Following an equipment-less Tuesday, Thursday involved plenty of bar work to sate people’s hungers for some added weight.
If the tall cleans felt familiar, it’s because we worked on them just three weeks ago (“BY ALL CLEANS“).
In the May 18th blog-post referred to above, we used the word “aggressive” in talking about the pull for the tall clean. This was not by chance, and it’s amazing we only used it once. The fact is, tall cleans must be, if nothing else, aggressive and explosive. Agressively Explosive. The kind of explosiveness that would chase the barbell around the entire gym and maul it horribly, if only you would let it off the chain.
Rather than falling or dropping under the bar, the tall clean can really only be accomplished by aggressively pulling yourself into the receiving position. Imagine the bar is stuck in place, unable to move higher than your waist – you are still pulling on the bar, but only to pull yourself under the weight, rather than pulling the weight higher up your body.
Tall cleans can be frustrating but are great tools for improving full cleans, and although not everyone may have felt the difference, it sure showed during the met-con.
As programmed, each athlete had 8 minutes to see how high up the cluster/burpee ladder they could climb, adding an additional rep of each exercise with each additional round. Thus, the first rung was 1 cluster and 1 burpee, the second rung was 2 of each, the third three of each, and so on. If the met-con felt familiar, it’s because we performed the same things just…well, it was actually over 6 months ago. So, it wasn’t that recently, but the point is, we’ve done it before (“THE FRONT LINES“).
The difference is, last time we preceded it with front squats, and this time it was tall cleans. The difference showed in how many people were actually pulling themselves under the bar for the clusters, as opposed to power cleaning the weight and then front squatting.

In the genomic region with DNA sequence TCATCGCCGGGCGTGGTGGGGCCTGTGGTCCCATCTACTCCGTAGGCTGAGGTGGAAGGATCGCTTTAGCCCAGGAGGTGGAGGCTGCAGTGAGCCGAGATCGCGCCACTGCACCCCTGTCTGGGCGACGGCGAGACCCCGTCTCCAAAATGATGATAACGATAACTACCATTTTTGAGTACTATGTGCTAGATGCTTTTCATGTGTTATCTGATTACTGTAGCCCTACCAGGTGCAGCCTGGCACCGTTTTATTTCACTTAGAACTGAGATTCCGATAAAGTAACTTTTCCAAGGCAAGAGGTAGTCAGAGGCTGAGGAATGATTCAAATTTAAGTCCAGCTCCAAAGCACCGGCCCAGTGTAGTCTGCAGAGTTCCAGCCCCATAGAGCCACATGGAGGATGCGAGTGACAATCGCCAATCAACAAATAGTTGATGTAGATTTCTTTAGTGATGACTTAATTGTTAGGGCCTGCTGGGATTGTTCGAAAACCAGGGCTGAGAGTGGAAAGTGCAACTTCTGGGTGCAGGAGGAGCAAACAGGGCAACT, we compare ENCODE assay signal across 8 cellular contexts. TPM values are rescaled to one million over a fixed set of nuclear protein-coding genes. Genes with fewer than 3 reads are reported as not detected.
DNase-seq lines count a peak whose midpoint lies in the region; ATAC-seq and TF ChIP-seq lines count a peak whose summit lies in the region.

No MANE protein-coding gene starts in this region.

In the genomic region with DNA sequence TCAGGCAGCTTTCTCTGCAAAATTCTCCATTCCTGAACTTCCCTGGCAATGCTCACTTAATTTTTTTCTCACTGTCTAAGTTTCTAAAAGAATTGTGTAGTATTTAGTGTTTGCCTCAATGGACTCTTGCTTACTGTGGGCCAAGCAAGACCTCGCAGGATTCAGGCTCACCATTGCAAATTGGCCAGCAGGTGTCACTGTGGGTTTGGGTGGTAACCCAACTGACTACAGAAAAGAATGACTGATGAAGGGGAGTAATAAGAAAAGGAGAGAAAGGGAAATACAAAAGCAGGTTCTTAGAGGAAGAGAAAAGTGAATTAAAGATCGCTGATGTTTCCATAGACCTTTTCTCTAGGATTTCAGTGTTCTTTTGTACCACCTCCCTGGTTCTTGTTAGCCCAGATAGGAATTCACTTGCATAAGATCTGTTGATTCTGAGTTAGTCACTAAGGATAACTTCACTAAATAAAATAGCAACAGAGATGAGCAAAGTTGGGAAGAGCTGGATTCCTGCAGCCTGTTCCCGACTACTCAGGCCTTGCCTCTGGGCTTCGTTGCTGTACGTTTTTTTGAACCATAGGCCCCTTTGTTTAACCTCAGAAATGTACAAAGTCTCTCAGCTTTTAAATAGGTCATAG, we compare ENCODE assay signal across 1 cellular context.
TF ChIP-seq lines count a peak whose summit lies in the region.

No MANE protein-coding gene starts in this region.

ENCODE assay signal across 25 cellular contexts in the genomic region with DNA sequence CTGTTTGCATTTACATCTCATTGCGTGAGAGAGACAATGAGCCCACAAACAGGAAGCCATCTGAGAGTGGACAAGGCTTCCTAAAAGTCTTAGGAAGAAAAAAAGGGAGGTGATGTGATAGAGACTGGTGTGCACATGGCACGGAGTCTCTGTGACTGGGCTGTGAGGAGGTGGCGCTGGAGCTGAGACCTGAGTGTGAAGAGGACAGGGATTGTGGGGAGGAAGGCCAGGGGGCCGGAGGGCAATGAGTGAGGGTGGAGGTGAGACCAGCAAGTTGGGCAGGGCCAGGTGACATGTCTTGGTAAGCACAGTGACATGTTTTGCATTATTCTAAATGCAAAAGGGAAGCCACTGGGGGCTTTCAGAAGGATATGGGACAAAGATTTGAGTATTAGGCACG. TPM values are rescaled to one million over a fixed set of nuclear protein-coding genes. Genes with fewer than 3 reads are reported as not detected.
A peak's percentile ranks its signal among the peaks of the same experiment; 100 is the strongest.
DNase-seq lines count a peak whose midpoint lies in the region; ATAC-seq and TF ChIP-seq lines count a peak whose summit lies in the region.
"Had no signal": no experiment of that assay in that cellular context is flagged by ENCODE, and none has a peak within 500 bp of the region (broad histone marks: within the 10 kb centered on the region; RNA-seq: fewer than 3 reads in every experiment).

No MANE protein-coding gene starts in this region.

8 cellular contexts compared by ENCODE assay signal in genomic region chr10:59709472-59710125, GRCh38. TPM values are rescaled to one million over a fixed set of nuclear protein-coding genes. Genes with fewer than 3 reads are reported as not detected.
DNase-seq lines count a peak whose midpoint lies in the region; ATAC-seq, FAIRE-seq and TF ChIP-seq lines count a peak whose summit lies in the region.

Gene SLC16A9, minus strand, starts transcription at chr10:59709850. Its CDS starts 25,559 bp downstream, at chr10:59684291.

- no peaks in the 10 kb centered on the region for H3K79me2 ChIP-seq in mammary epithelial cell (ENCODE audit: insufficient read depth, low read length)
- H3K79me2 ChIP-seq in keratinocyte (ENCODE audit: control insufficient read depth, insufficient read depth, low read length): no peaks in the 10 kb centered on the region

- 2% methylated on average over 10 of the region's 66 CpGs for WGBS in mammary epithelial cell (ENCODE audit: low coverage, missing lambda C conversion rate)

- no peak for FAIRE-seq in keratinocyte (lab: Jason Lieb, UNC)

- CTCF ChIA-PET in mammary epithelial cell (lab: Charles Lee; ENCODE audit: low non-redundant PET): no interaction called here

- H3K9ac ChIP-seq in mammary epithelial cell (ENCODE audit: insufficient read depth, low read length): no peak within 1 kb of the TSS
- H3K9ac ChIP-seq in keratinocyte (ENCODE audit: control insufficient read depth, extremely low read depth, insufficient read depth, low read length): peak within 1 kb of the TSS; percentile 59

Clusters are a combination of cleans and thrusters, and thrusters are a combination of front squats and push press. That’s quite the combination of combinations, and it makes for lots to think about and concentrate on. However, the easiest part of this multi-combo movement to accomplish should be depth. Should be.
So are people not going deep enough? Actually, the depth on the clusters Thursday night was pretty good, although, sadly, there are still a few of you who’ve been working out with us long enough for which a lack of depth can only be seen as out right refusal. That aside, however, it’s not a lack of depth that needs addressing, it’s how some people are achieving that depth.
The flip side of not squatting deep enough is that some are getting so pre-occupied with hitting depth, they’re collapsing into the bottom of their squat position to achieve it. Collapsing causes the knees to cave in, the back to round, the elbows to drop, and the torso pitch forward, all of which makes completing the rest of the movement infinitely more difficult (not to mention the increased chances for hurting yourself). Yes, we want you to hit proper depth, but we also want you to do it under control – fast is fine, but fast doesn’t mean out of control. Maintain posture, with the elbows up and knees driving out, and that will make the rest of the movement a lot easier and safer.
Good luck to everyone competing in the CrossFit for Hope workout this Saturday – the weather looks like it’s going to be awesome, and considering the cause and the enormous crew, it should be a great time. This Sunday will be the second of our 3-week off-squat mini-wave, but, if last Sunday was any indication, that certainly doesn’t mean we won’t be attacking the weights. Come prepared!